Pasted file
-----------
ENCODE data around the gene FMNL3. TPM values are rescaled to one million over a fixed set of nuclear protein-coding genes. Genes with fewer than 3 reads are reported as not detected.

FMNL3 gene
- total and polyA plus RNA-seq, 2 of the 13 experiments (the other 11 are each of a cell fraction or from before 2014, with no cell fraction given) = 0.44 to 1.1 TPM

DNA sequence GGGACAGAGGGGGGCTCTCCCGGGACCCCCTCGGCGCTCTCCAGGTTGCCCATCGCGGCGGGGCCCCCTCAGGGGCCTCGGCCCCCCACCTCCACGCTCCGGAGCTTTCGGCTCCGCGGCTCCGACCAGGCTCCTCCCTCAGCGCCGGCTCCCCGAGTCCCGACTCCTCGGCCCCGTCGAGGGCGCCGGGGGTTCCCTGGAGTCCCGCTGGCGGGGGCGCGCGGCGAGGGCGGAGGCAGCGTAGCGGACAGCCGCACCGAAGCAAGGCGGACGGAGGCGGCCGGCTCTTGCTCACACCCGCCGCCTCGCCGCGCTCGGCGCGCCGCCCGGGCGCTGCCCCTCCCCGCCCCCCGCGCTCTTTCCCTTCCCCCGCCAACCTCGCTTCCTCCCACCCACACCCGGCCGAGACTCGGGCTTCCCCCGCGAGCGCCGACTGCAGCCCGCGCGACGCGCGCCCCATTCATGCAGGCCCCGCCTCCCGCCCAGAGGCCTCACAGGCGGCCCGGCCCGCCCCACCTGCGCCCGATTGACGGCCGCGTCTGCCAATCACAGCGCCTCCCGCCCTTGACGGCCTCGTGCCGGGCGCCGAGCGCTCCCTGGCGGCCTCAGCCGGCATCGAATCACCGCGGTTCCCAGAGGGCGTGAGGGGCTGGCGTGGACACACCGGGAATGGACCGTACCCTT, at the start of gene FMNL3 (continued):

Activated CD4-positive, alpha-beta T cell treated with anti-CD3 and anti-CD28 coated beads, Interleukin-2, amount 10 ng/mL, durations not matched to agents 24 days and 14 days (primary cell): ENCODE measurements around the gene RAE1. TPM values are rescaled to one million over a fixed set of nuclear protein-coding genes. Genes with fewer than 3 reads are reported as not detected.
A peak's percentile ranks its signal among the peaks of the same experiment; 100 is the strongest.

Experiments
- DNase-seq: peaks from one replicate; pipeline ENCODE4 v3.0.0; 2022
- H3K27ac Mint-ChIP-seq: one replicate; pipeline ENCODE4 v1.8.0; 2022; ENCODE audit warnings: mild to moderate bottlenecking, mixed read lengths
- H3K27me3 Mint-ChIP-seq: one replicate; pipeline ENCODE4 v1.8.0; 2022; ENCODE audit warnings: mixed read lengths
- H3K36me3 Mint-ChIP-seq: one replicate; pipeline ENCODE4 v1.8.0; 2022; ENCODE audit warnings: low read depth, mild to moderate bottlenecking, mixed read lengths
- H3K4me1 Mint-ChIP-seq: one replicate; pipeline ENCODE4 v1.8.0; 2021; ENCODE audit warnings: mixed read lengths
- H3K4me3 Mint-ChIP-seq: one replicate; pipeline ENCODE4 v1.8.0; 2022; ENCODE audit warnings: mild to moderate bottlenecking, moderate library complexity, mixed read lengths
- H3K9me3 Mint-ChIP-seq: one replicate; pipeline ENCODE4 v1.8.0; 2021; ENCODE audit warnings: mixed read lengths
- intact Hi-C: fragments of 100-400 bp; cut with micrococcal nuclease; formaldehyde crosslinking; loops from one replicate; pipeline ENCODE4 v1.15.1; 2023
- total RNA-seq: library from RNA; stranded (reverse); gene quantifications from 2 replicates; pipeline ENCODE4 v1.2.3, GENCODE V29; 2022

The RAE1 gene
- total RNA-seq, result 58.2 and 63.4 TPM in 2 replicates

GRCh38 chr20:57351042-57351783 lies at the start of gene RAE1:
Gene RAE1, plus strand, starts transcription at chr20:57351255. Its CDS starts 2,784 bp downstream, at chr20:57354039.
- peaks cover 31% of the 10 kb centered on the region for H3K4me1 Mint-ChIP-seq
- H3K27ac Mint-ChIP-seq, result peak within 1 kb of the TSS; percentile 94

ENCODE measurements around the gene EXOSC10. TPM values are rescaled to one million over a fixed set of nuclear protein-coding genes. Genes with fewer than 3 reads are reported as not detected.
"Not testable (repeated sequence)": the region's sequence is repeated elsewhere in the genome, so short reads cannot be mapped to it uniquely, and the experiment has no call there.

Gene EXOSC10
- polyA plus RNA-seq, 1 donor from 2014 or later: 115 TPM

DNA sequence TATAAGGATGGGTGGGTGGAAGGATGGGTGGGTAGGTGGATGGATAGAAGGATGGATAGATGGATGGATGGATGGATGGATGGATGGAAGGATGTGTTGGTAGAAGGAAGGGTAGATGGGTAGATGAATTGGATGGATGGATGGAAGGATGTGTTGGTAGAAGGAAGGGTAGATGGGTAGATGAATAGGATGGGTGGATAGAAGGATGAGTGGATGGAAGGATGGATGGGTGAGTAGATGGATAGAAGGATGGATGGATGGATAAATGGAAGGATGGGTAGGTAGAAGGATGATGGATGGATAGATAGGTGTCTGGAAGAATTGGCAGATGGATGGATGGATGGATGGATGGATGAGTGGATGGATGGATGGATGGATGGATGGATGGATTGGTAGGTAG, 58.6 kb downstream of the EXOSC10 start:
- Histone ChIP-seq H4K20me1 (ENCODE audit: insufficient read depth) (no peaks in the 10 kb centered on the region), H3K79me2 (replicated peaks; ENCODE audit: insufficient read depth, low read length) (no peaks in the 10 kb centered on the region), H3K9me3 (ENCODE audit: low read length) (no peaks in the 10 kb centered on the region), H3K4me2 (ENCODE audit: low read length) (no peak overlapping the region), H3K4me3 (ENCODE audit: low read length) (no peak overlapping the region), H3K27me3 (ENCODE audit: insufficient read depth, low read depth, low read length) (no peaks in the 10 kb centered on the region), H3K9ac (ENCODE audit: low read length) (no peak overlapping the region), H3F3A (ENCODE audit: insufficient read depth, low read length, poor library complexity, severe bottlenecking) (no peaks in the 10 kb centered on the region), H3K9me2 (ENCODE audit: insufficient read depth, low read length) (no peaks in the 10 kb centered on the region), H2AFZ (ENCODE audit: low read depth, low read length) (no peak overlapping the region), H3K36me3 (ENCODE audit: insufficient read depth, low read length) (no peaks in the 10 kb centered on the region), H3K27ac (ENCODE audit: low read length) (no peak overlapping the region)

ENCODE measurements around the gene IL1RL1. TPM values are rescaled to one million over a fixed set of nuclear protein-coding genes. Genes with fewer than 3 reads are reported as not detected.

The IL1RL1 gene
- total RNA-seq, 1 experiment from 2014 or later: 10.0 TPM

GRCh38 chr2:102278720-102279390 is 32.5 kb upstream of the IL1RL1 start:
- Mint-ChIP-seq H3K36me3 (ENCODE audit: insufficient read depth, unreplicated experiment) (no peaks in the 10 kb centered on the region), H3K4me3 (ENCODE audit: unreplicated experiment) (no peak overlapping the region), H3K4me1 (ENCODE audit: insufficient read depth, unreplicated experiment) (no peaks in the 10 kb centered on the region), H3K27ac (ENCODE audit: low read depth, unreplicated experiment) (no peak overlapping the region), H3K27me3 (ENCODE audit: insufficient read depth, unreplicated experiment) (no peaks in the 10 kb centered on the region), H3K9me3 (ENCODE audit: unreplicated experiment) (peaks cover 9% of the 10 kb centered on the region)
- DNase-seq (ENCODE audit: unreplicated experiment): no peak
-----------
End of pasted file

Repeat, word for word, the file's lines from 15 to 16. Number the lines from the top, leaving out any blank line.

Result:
- intact Hi-C: fragments of 100-400 bp; cut with micrococcal nuclease; formaldehyde crosslinking; loops from one replicate; pipeline ENCODE4 v1.15.1; 2023
- total RNA-seq: library from RNA; stranded (reverse); gene quantifications from 2 replicates; pipeline ENCODE4 v1.2.3, GENCODE V29; 2022